Sumo World Reforms Announced

The pandemic presented the sumo world with tremendous challenges, notably maintaining wrestler’s health and fitness, and their mental health, within an enterprise with deteriorating financial health. The world has reopened but the impacts have yet to shake their way out of the system. A day after announcing that a total of nineteen rikishi had retired during (and after) Aki Basho, we have heard news that the Kyokai decided to eliminate the height and weight restrictions on new recruits. It is hoped this will allow more wrestlers to join. Previously, most shin-deshi had to be 167cm and 67kg (middle school recruits needed to be 165cm and 65kg).

The Kyokai will also end the practice of granting some top amateur recruits preferential placement in the middle of Makushita division, at Makushita 10 or 15. Instead, Makushita tsukedashi will be limited to Makushita 60. That will probably be revisited if the division is expanded back to 90 ranks. Recent university phenoms, like Hakuoho and Onosato, as well as veterans like Endo and Mitakeumi, benefited from this. Both of these changes will be effective in January 2024.

Of Weights and Measures

Eliminating the height and weight restrictions for rikishi seems like an act of desperation, a way to throw open the doors to any Japanese male teenager. This is not necessarily the case. Several smaller wrestlers have been hampered by the restrictions. Famously, Mainoumi failed the height restriction (which at that time was higher than the current standard) so he had silicone implanted in the top of his head! The picture in this article announcing the change, is of Baraki* (Thank you, Sarah) standing on his tip-toes. I’m not sure if that’s how he reached 168cm. Anna Erhard’s recent hit, “170,” springs to mind when hearing of these shenanigans.

It’s not apparent how many wrestlers have been denied entry to professional sumo because of their height over the entire time frame that the restriction has been in place. It’s also not clear if there are any up-and-coming amateurs who are in danger of failing to meet the legacy threshold. However, what is clear is that the Kyokai is not going to disappear anytime soon. When I saw the list of 19 retiring wrestlers, that seemed like a lot to me until I started going through the historical data. The blue line in the chart below shows the total number of annual intai, according to data pulled from the SumoDB.

The spike in recruitment after Takanohana’s first yusho is apparent. However, that boom was followed by several years where retirements exceeded the number of inbound recruits. The massive recruitment drives of 1992 and 1993 are probably not repeated for many reasons, not just declines in popularity of the sport. The recent dip from Covid is bad news, sure. But the declines from the yaocho and bullying scandals of 2010-2011 appear to have been worse.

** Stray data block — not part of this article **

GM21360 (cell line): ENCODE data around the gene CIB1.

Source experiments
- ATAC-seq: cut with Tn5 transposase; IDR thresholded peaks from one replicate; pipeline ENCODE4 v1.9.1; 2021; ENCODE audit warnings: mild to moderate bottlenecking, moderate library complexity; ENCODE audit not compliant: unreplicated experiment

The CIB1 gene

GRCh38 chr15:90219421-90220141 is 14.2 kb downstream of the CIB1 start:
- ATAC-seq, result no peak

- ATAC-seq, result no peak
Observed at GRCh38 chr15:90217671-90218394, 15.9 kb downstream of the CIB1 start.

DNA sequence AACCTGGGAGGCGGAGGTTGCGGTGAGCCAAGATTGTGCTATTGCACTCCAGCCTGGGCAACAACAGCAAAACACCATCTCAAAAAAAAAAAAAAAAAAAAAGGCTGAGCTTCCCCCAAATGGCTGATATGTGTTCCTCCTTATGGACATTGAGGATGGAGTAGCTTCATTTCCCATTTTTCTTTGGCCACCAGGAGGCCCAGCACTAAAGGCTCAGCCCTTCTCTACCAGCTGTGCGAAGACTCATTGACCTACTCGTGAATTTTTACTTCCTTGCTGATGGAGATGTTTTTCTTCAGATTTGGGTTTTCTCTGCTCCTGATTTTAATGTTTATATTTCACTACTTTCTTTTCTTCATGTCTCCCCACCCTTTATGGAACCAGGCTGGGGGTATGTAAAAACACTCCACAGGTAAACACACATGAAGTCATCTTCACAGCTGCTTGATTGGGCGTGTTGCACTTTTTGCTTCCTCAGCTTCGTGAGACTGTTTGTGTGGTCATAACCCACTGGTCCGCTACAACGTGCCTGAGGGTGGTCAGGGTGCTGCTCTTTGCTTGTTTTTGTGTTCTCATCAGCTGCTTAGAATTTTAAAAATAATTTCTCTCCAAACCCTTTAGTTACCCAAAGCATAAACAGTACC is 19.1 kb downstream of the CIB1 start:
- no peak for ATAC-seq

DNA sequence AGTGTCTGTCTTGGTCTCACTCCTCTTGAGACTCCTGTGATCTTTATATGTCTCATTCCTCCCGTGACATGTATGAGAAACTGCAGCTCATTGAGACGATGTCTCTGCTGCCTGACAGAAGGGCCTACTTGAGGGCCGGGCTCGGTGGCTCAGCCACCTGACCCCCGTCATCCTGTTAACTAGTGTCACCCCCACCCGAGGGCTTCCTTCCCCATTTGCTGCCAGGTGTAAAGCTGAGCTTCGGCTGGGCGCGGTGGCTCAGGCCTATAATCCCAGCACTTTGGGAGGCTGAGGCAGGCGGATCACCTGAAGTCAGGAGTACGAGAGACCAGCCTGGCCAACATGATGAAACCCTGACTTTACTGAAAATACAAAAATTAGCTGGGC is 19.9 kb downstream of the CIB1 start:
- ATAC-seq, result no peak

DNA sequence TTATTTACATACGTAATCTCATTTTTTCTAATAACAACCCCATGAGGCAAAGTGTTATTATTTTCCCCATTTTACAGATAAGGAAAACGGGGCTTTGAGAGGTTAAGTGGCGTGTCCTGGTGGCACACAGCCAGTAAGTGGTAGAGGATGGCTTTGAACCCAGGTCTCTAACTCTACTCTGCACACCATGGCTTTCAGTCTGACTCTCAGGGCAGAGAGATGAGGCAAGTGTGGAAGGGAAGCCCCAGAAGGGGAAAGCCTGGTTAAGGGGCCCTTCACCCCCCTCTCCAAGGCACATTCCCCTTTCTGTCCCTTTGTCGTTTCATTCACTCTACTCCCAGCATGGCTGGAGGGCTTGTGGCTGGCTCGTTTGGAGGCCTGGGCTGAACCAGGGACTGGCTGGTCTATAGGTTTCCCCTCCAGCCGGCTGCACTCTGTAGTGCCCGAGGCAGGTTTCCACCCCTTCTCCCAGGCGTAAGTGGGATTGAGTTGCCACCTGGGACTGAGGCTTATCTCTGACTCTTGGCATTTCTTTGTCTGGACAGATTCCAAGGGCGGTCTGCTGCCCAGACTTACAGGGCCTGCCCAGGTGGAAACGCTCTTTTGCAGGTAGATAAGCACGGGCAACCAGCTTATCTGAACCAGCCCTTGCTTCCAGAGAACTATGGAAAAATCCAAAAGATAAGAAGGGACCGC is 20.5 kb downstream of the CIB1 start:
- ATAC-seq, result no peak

Along with the elimination of the height and weight requirements come some wishful thinking that the limitations on the number of foreigners in stables should/could be relaxed, too. Undoubtedly that would increase numbers. I’m not convinced that is what the Kyokai is really after here, though. I think they want quality wrestlers, yes. But they want quality Japanese wrestlers. I have always viewed the sumo world as a social welfare program for young men and I think that is why they will not cave to calls for more foreigners. Not many social benefits programs allow foreigners to get a visa and a path to citizenship.

The sport is subsidized by the government and has deep cultural and religious significance. “Foreign” membership will always be very small. That said, many wrestlers have found ways to skirt those rules, just as Mainoumi found ways to skirt the height requirements.

Slow Down the Hot Shots

The elimination of higher-level Makushita tsukedashi, at the 10 and 15 ranks, may have more of an impact on the quality of Top-Division Sumo than the height and weight reforms. Promising amateur recruits may decide that they would rather forgo their shot at professional sumo if they have to grind it out and fight their way through from the bottom of makushita. However, even this may be of limited real impact.

All of the current sanyaku wrestlers fought their way from Jonokuchi. The top tsukedashi wrestlers are Asanoyama and Gonoyama, both of whom started in Sandanme. University champions have not been the dominant force which I, personally, would have expected. Is Daiamami on any of your top watch lists? Mitakeumi and Ichinojo have probably been the most successful from that cohort. But there are so many other talents out there that come up from the bottom that I am starting to think that we should look in Jonokuchi for our next Yokozuna.

Anyway, they are very interesting reforms and time will tell how wrong I am on both of these. I’m curious what you all think.

24 thoughts on “Sumo World Reforms Announced

  1. Elimination of height and weight restrictions, looks like to accommodate more wrestlers rather than health reasons. As once they enter they have increase their weight to be more competitive.

    Regarding increasing the number of foreign Rikishi per Heya, I am not so sure they will implement this. Already foreign rikishis are Dominating the sport. And the sumo association are kind of conservative and wants to cater mostly Japanese fans.

    • “Already foreign rikishis are Dominating the sport.”

      Devil’s advocate take here is that that’s a result of the kyokai’s own making: by limiting each stable to one, the one that they recruit has got to be so good, because they can’t afford just to take a flyer on someone who’s going to clog up their slot for potentially several years.

  2. Not sure I agree with all of the lines of thinking in the comments section here, I think the kyokai dealt with the pandemic situation as best they could with the resources, information, and cultural sensitivities (which are undoubtedly different in Japan than in much of the home countries of Tachiai readership base) available to them at the time. Were all of the decisions ones that they would repeat or that made the most sense? Not necessarily. The crazy mass kyujo incidents got a bit farcical at times. But at the same time, I think we can speak for many fans in saying that we can be grateful to the kyokai for everything they did to keep the sport up and running at a time when sumo was all that many folks had to look forward to.